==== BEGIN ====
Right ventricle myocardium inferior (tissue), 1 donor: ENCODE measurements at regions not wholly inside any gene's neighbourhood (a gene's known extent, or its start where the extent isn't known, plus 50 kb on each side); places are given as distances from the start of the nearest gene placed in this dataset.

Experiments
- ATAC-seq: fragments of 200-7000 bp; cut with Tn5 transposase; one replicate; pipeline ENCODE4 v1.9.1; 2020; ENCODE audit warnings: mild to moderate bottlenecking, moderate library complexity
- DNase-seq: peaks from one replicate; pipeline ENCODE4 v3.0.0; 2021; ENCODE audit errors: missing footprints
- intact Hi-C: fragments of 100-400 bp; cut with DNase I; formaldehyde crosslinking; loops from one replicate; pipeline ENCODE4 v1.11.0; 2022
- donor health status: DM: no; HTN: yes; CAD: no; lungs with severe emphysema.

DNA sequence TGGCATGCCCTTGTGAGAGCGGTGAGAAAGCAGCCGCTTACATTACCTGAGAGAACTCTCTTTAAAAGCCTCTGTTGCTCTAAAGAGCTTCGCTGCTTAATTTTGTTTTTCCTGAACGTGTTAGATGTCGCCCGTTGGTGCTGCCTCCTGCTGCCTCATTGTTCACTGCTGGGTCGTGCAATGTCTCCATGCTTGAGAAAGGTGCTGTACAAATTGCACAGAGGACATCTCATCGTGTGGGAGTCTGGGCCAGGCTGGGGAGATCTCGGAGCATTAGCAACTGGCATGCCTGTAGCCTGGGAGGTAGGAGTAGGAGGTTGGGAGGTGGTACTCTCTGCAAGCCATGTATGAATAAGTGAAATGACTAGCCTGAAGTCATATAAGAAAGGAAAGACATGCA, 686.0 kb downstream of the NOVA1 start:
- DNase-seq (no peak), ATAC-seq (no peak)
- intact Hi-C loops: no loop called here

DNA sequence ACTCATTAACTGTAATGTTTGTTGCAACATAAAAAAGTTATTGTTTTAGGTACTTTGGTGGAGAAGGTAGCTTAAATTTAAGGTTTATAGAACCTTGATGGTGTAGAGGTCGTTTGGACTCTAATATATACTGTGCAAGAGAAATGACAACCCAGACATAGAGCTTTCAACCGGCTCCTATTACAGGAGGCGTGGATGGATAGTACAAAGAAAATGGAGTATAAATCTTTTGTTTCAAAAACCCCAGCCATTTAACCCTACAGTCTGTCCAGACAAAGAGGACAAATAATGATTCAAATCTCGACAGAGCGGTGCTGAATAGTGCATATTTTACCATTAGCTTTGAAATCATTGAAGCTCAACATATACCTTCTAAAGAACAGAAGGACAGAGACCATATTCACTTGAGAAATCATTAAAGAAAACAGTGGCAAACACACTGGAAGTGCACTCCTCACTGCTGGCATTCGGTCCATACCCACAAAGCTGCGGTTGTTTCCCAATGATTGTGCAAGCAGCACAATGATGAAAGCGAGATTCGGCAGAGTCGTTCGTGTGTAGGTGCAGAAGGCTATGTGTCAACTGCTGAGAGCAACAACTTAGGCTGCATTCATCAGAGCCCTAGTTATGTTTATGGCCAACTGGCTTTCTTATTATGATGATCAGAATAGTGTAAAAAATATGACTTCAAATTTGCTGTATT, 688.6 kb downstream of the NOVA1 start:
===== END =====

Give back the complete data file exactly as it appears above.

Right ventricle myocardium inferior (tissue), 1 donor: ENCODE measurements at regions not wholly inside any gene's neighbourhood (a gene's known extent, or its start where the extent isn't known, plus 50 kb on each side); places are given as distances from the start of the nearest gene placed in this dataset.

Experiments
- ATAC-seq: fragments of 200-7000 bp; cut with Tn5 transposase; one replicate; pipeline ENCODE4 v1.9.1; 2020; ENCODE audit warnings: mild to moderate bottlenecking, moderate library complexity
- DNase-seq: peaks from one replicate; pipeline ENCODE4 v3.0.0; 2021; ENCODE audit errors: missing footprints
- intact Hi-C: fragments of 100-400 bp; cut with DNase I; formaldehyde crosslinking; loops from one replicate; pipeline ENCODE4 v1.11.0; 2022
- donor health status: DM: no; HTN: yes; CAD: no; lungs with severe emphysema.

DNA sequence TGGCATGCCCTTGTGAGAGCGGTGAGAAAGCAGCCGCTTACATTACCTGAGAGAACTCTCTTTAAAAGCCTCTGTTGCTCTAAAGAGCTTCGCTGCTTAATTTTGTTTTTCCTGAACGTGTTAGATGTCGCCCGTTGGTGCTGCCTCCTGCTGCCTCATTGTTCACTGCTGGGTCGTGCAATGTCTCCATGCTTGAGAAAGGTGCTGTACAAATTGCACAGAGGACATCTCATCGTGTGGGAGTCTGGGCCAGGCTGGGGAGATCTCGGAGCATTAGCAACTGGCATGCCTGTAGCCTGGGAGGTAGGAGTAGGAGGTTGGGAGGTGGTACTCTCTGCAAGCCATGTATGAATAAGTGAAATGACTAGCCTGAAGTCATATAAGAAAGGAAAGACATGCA, 686.0 kb downstream of the NOVA1 start:
- DNase-seq (no peak), ATAC-seq (no peak)
- intact Hi-C loops: no loop called here

DNA sequence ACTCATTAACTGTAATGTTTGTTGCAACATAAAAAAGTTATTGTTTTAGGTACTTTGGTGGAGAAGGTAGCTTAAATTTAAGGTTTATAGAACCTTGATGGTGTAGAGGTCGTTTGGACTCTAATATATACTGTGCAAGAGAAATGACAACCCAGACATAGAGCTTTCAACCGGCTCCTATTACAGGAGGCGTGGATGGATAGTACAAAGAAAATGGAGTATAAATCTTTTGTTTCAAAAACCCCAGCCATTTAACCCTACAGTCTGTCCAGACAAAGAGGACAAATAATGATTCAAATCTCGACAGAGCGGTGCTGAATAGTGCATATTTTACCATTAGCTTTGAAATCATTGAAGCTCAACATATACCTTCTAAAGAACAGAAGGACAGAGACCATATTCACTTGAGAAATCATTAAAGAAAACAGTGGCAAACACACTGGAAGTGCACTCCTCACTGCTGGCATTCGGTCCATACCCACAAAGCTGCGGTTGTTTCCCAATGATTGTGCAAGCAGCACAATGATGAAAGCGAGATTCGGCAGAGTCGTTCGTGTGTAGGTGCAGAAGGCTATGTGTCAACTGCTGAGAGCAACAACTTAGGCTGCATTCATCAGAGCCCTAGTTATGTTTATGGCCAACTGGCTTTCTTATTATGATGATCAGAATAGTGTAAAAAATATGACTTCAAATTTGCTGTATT, 688.6 kb downstream of the NOVA1 start: